President Obama certainly knows how to use a red-hot news hook to highlight his agenda.
This week, during the United Nations Conference on Climate Change in Paris, he appeared to conflate climate change and terrorism. Coming hot on the heels of the ISIS massacres in the “City of Lights,” that kind of rhetoric was bound to get people’s attention.
In a CBS This Morning interview, he asserted that global warming will put people in desperate straits. And when “human beings are placed under strain,” he added, “then bad things happen. And if you look at world history, whenever people are desperate… that’s when ideologies arise that are dangerous.”
In addressing terrorism (aka dangerous ideologies) in the same breath as global warming, Obama leaves the impression that the two are connected. But a close reading shows that he stops short of claiming a direct cause-and-effect relationship between the two issues.
In Paris, for example, he framed the need for international cooperation on climate issues like this: “And in some ways, it’s [climate change] akin to the problem of terrorism and ISIL.” “In some ways” and “akin” are weasel words that suggest a linkage without really making one.
The Administration has a habit of gauzily tying global warming to rising terrorism. In Paris, Deputy National Security Adviser Ben Rhodes argued, “… the instability that we see in parts of Africa and the Middle East… can be magnified by the effects of climate change and extreme drought and extreme disruption.” And in October at the Universal Exposition in Milan, Secretary of State John Kerry said, “Now, I’m not telling you that the crisis in Syria was caused by climate change…. But the devastating drought clearly made a bad situation a lot worse.”
The claim is always carefully hedged, but clearly the White House wants us to believe that climate change—once it really kicks in—will create or exacerbate all sorts of national security problems, including terrorism. It’s a great technique for generating a sense of urgency.
But the rhetorical construct, while interesting, is weak.
There seems to be no strong quantitative (i.e., empirical) evidence to prove a cause-and-effect relationship between changes in the climate and conflict. Moreover, as others have noted, how humans respond to change—be it climate change or any other type of change—is a matter of choice, not destiny.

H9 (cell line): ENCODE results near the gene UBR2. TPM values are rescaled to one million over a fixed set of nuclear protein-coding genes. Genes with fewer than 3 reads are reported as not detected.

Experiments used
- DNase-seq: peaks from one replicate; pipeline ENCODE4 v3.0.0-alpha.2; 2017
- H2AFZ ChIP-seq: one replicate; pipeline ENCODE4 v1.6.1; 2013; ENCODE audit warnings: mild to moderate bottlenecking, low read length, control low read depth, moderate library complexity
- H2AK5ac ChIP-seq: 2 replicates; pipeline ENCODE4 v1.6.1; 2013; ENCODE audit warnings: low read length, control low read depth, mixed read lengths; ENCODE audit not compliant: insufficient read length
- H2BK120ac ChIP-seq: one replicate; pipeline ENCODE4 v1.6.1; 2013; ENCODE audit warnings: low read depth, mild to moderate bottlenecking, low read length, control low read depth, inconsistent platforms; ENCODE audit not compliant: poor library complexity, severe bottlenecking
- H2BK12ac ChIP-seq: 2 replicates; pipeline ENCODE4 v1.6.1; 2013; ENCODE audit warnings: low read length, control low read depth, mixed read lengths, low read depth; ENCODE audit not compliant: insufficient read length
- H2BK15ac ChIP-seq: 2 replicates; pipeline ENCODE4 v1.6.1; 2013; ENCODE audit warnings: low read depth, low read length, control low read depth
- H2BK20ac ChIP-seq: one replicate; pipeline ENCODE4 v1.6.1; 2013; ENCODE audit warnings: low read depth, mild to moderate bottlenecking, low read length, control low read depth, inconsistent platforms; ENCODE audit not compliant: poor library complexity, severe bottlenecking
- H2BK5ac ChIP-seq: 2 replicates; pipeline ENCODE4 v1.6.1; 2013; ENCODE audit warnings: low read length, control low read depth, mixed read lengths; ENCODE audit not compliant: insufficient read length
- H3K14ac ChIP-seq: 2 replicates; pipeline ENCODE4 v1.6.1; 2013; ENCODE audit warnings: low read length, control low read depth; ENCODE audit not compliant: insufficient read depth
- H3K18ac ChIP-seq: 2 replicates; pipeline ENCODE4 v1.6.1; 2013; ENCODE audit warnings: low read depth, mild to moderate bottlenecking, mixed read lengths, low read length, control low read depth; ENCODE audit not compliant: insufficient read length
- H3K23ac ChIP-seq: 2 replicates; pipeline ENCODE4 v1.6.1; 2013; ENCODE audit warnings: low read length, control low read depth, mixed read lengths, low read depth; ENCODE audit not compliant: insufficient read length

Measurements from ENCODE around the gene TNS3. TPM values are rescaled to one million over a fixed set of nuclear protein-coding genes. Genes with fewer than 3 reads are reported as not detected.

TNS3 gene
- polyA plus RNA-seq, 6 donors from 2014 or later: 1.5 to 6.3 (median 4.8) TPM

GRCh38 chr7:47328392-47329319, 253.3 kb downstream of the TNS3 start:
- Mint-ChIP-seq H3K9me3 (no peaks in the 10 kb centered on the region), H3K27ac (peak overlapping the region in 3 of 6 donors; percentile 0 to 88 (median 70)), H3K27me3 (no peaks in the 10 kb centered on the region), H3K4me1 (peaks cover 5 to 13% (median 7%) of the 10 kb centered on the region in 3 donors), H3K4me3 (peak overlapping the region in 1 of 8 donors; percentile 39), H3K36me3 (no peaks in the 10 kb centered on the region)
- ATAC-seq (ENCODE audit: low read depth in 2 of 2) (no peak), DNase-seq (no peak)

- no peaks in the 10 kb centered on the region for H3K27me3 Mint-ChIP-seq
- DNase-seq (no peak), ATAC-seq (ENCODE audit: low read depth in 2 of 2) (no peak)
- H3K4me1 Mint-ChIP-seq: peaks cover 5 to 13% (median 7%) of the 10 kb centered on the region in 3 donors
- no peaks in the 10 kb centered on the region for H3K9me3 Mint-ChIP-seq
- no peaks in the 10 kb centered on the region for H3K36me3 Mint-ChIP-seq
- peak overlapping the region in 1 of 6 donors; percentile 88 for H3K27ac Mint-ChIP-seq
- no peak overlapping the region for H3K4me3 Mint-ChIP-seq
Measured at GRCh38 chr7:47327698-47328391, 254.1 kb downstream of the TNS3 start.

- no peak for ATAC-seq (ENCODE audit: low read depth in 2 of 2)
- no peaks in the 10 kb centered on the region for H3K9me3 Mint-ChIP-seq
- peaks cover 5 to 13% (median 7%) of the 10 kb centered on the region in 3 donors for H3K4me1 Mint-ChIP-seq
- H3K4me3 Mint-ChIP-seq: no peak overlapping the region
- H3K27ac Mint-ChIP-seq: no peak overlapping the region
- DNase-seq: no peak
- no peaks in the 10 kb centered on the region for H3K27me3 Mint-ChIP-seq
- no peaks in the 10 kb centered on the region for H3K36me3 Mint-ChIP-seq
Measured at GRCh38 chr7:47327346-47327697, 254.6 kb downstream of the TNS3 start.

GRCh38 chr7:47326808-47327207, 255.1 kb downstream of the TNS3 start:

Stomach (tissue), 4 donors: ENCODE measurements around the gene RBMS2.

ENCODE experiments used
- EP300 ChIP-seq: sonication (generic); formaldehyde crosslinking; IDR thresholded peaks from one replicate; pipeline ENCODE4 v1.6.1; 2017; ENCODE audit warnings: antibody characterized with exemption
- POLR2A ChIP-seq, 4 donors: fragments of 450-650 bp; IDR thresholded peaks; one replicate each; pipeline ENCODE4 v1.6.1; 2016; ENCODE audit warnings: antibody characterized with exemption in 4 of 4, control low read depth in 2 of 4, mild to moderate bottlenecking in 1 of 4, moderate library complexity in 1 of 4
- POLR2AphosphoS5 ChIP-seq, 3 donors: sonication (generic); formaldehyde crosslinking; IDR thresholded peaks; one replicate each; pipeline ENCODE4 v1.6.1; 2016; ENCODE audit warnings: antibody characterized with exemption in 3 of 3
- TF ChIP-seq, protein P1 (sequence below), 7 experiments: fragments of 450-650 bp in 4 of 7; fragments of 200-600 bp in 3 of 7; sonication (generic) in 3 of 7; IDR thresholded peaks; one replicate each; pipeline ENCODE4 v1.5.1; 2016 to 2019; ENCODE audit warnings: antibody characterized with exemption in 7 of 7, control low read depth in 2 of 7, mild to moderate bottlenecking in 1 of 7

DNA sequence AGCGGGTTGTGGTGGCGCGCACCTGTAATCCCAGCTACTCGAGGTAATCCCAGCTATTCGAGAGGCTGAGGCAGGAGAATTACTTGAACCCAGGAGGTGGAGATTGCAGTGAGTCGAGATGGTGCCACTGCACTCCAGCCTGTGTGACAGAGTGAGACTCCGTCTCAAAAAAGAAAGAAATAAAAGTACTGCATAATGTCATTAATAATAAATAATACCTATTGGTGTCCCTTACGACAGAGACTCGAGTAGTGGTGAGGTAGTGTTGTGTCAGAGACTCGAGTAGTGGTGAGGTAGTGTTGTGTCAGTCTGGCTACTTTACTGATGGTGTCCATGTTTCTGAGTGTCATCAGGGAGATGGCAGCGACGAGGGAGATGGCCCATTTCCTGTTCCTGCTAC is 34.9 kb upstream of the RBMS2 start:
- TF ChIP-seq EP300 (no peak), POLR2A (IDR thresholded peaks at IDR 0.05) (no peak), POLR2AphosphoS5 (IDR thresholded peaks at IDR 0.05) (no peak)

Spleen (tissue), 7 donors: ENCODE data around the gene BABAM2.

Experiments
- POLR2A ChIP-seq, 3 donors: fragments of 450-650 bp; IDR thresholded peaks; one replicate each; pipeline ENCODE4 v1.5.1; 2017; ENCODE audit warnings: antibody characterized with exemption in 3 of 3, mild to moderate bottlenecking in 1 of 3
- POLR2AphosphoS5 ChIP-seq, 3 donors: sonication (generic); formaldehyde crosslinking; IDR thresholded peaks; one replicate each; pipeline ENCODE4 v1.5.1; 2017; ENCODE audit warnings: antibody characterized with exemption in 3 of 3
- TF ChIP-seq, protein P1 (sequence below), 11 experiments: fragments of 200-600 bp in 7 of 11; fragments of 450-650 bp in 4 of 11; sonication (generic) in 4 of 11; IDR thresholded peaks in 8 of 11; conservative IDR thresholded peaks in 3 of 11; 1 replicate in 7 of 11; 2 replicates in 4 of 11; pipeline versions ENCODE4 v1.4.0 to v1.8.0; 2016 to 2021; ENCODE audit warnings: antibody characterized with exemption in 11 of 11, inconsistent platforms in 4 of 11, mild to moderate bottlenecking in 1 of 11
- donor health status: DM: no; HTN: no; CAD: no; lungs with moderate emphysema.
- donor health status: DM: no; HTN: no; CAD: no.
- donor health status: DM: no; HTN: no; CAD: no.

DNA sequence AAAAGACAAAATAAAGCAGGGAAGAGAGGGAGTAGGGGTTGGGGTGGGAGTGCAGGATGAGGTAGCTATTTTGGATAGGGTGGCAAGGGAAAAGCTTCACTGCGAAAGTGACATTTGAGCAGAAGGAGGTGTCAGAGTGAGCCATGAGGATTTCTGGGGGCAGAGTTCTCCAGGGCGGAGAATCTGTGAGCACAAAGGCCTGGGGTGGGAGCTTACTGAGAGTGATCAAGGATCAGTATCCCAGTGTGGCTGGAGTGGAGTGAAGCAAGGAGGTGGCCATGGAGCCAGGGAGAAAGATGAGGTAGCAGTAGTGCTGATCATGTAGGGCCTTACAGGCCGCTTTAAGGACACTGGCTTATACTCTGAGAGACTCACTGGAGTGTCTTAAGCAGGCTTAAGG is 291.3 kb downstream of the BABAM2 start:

Violent conflict aimed at grabbing land and other natural resources is certainly one possible response. But so, too, is cooperation. Indeed, that’s exactly what the nearly 200 countries are trying to do at the Paris climate conference. The Administration must believe cooperation is a viable response. Otherwise, why burn the fuel to fly to the Paris negotiations?
Climate change activists have been trying to create a sense of urgency about their concerns for nearly 50 years. It’s what sparked the first international Earth Day activities—only then the alarm was over global cooling.
While doomsday predictions still crop up (Al Gore, you’ll recall, warned us that the northern polar ice cap could be gone by now), most climate experts believe that any changes in climate will occur gradually, giving governments significant time to respond to it with various instruments of national power—diplomatic, informational, or economic. Military action is by no means the only option out there, and far from the most affordable or desirable.
Indeed, considering how the Administration stresses the primacy of diplomacy—whether it’s in dealing with the Iranian nuclear threat or reaching a political settlement in Syria—the idea that the world community can work together to tackle a challenge should appeal to it.
It’s understandable—and convenient—for the White House to bundle terrorism and climate change in the same messaging. Mentioning violent extremism is guaranteed to spike the attention paid to climate, an issue of high importance to team Obama but ranked at the bottom of polls asking about issues of most concern to the American people.
But it’s substantively wrong to link climate change and terrorism—whether directly or indirectly. And relating the two to create a sense of national security urgency is not only misleading—it’s dangerous because it distracts us from today’s very real, very immediate life-and-death threats from terrorism.
Dr. Peter Brookes is a Heritage Foundation senior fellow and a former deputy assistant secretary of defense.